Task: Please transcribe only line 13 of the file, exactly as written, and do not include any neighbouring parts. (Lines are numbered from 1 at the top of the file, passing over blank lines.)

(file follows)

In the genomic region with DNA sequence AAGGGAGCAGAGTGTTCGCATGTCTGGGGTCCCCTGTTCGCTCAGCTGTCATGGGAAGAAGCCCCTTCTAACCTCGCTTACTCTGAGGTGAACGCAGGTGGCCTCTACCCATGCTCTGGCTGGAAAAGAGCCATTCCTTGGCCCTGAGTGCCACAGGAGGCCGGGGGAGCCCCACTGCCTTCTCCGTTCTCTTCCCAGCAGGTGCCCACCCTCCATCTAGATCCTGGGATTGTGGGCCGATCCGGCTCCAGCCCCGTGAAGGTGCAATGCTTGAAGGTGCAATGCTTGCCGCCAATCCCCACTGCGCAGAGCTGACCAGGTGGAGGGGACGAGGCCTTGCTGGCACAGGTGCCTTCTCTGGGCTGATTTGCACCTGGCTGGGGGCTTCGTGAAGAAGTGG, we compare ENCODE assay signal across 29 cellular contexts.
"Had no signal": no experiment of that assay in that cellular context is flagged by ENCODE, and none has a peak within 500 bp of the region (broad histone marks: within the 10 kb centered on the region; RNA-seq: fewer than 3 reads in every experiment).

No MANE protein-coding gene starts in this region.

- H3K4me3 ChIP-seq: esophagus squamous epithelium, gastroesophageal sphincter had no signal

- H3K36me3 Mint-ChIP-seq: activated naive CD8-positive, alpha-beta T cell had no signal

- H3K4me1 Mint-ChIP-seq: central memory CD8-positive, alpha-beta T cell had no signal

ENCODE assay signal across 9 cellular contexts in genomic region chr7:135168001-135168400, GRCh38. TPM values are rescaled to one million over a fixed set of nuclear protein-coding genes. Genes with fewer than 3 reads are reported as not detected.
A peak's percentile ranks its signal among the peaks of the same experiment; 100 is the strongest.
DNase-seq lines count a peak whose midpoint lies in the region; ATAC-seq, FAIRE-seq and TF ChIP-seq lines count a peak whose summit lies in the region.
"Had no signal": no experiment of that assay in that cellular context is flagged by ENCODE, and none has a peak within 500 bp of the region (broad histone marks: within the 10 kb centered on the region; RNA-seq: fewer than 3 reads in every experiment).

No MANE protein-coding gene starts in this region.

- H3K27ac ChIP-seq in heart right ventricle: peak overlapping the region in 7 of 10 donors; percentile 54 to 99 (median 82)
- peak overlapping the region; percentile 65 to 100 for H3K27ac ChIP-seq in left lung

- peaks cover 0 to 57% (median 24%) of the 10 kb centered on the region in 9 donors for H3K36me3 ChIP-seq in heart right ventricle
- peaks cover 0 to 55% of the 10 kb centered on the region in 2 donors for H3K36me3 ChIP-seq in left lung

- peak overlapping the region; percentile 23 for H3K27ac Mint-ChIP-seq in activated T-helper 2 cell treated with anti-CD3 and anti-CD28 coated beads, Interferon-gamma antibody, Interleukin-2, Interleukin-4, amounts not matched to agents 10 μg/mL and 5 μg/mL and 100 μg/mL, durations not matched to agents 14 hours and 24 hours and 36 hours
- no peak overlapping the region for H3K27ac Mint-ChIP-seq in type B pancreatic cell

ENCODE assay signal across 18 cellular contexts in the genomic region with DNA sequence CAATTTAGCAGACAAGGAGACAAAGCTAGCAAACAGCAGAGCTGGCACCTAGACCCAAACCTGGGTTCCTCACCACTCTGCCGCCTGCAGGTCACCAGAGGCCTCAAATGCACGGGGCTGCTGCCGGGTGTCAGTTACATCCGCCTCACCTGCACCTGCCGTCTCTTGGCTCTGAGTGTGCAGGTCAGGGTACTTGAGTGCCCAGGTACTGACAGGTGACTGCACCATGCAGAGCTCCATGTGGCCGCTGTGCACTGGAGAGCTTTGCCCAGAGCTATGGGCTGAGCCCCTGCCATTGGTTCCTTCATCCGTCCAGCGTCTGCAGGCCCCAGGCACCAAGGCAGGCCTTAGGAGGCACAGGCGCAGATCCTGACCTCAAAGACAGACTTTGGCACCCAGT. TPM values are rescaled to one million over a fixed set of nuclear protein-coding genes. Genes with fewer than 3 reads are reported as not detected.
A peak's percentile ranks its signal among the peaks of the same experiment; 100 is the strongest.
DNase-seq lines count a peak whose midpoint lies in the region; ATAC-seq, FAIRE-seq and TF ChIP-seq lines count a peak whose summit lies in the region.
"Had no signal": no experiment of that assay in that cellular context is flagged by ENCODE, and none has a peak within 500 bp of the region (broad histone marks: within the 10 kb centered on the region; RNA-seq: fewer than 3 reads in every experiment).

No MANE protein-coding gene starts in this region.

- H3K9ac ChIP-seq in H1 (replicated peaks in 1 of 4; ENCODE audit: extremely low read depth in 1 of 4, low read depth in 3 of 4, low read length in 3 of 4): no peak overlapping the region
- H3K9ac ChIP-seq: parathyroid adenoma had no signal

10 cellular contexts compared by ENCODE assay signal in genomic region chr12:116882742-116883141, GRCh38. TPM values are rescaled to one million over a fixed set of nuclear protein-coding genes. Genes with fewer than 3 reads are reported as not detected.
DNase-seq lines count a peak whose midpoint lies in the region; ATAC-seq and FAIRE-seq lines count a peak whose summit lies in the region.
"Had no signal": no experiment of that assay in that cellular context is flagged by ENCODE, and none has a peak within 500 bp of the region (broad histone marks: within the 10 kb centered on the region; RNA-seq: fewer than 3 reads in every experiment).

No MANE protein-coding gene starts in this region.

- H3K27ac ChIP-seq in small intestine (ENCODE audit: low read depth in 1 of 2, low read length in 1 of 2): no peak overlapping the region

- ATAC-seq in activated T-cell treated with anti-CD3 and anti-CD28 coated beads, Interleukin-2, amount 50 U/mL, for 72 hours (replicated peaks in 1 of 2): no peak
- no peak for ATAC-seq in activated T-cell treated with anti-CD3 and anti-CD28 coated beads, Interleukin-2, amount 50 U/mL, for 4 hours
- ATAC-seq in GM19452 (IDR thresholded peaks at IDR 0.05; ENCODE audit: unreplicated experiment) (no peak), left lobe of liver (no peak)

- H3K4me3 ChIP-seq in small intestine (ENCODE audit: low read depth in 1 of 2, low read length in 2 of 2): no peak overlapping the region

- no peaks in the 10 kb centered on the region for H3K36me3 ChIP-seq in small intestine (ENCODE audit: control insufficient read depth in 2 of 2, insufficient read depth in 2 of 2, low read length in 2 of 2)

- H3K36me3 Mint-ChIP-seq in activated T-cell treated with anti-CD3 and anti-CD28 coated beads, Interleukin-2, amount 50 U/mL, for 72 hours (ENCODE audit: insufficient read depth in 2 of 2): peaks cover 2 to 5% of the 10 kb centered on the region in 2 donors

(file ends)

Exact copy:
- peak overlapping the region; percentile 65 to 100 for H3K27ac ChIP-seq in left lung